● Josh Berry heads to the Los Angeles Memorial Coliseum for the first time in the NASCAR Cup Series this weekend, leaning heavily into his short-track skillset from years of dominance running Late Models prior to climbing the ranks in NASCAR.
● The 33-year-old Cup Series rookie’s career has a unique inception. The iRacing afficiando met Dale Earnhadt Jr., on the simulator racing platform, where they fostered a friendship that was rooted in competition. Earnhardt offered Berry an opportunity to test one of his Late Model cars and Berry took full advantage of that opportunity. Starting his journey for JR Motorsports in 2010, Berry made 262 starts and amassed 95 wins, 189 top-five finishes and 219 top-10s. More notably, Berry won the NASCAR Weekly Series championship in 2020. That year, he only finished one race outside of the top-10.
● Berry also has experience behind the wheel of a NextGen stock car, competing in 12 Cup Series races in 2023. He subbed for an injured Chase Elliott in five of those, and an injured Alex Bowman in three. Most notably, Berry nabbed a runner-up finish in Elliott’s car in the April race at Richmond (Va.) Raceway. He started 30th and showed his race craft throughout the 400-lap event before taking the checkered flag 1.535 seconds behind winner Kyle Larson. Berry also garnered a top-10 result in Elliott’s car in the March race on the Phoenix Raceway mile oval. In that race, he started 17th and drove his way to a 10th-place result.
● In the NASCAR Xfinity Series, Berry has earned two of his five career victories on tracks one-mile or less. He scored his first series win in his 13th career Xfinity Series start in April 2021 at Martinsville (Va.) Speedway oval. It was his first career race on the half-mile paperclip-shaped oval, and he won from the 29th spot on the starting grid, leading 95 laps along the way. In his three starts on the mile oval at Dover (Del.) Motor Speedway, Berry claimed a victory in the April 2022 race, which was sandwiched by runner-up finishes in 2021 and 2023, giving him an average Xfinity Series finishing position of 1.7 at the track.
● As Berry takes over for retired Stewart-Haas Racing veteran Kevin Harvick, crew chief Rodney Childers remains the shot-caller for the No. 4 team in 2024. Berry and Childers worked together during the NASCAR offseason, running several Late Model races in the No. 62 car for Kevin Harvick Inc. The duo’s best finish of third came at Hickory (N.C.) Motor Speedway in the Fall Brawl, their first time working together at a racetrack. The Berry-Childers combination also raced at Florence (S.C.) Motor Speedway in the South Carolina 400, where they won the pole position, and at Crisp Motorsports Park in Cordele, Georgia, during the track’s Speedfest event.
● SUNNYD has partnered with Berry and the No. 4 team ahead of the 2024 season, donning the vibrant orange and blue SUNNYD colors during this weekend’s exhibition race at the L.A. Memorial Coliseum, as well as the points-paying season opening Daytona 500 Feb. 18 at Daytona (Fla.) International Speedway. SUNNYD will continue to support the No. 4 team throughout the 38-week season as an associate partner featured on Berry’s firesuit, and the team’s hauler and toolboxes.
What are your expectations for your first race at the Los Angeles Memorial Coliseum?
“I am definitely excited to go to the Coliseum. I think it’s a really cool event – having watched the races there, it’s really fun to get the chance to compete there. I think, for the race, it is a good opportunity for us to run well. Obviously, with my background being in short-track racing, I think it should help, but I definitely think it will be a unique experience.”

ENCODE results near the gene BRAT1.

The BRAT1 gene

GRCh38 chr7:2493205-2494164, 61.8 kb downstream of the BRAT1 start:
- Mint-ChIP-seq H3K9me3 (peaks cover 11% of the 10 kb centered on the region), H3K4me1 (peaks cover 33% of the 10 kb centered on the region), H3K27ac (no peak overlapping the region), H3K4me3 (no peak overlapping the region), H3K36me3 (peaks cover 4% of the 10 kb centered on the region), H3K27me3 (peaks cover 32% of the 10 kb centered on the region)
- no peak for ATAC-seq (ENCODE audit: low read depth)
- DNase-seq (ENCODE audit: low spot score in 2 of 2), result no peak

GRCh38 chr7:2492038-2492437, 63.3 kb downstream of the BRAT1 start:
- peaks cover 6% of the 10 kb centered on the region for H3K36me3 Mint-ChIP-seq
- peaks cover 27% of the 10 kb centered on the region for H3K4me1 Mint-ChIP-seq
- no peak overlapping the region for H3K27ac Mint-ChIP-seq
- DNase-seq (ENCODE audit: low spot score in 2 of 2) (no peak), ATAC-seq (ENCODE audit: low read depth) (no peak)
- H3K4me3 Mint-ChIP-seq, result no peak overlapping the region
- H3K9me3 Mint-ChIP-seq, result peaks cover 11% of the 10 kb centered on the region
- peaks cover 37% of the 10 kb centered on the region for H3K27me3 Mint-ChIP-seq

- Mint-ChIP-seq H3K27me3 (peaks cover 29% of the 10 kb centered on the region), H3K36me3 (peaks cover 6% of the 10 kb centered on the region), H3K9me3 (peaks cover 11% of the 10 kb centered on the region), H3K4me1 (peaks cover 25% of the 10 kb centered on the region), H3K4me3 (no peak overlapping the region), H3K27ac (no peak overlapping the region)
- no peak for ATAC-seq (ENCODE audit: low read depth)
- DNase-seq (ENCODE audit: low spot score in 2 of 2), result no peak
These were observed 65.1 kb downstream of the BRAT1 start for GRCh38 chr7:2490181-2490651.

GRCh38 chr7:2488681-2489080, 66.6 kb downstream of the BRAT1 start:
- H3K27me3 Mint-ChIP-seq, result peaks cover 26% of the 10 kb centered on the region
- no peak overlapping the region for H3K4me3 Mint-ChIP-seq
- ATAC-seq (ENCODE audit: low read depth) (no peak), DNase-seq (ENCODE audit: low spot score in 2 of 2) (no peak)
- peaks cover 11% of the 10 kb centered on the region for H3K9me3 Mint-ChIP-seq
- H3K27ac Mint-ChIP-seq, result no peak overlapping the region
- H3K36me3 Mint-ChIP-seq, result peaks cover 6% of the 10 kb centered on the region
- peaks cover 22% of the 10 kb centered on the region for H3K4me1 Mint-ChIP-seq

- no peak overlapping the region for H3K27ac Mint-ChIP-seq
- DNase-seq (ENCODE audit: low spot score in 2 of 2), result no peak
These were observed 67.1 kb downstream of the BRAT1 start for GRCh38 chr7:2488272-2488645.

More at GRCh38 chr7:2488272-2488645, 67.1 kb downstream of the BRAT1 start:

What aspects of your short-track-racing skillset do you expect will translate to your efforts this weekend?
“My experience running Late Models on short tracks is going to be useful. I think how the race will unfold will be similar to some of the bullring events I have run over the years. I think the Coliseum itself is going to be its own animal. The NextGen car is going to be a challenge, but it should be a lot of fun.”
How much are you banking on the team’s previous two visits to the Coliseum to help you behind the wheel this weekend?
“Obviously, Rodney is a great asset, having gone to the Coliseum a couple of times. I think between leaning on the No. 4 team and Rodney and the experience they have had, and Ryan (Preece) running really well there last year, we have a lot of knowledge there. Once we get there and get a practice session under our belts, and feeling out how we unload, we can adjust and expand on what we need to make the main event.”
What’s the shortest track you’ve raced on in your career?
“The shortest track I have ran in my career was a race at Wake County Speedway in the CARS Tour, which is in Raleigh, North Carolina, and it was a quarter mile. It was probably the closest in terms of size and shape that the Coliseum is, and it was a unique race. The corners are tight and things happen fast. Contact is inevitable but, with that said, you have to give and take. I think you will have to be aggressive but also be mindful of keeping your nose clean and maintaining track position.”
How valuable was it to already work with your new crew chief Rodney Childers in Late Models during the offseason?
“Overall, I think it was just a fun experience. I think it gave the two of us a chance to work together in a competitive environment and I think it put to bed any questions we had on how we communicate with each other. I know the Cup Series season is going to be different than what we did but, when I left there, I was 100-percent assured and confident in Rodney and what he will do to get the No. 4 team prepared each week. More than anything, I think it was just a good experience for all of us, and it was nice to race a little in the offseason.”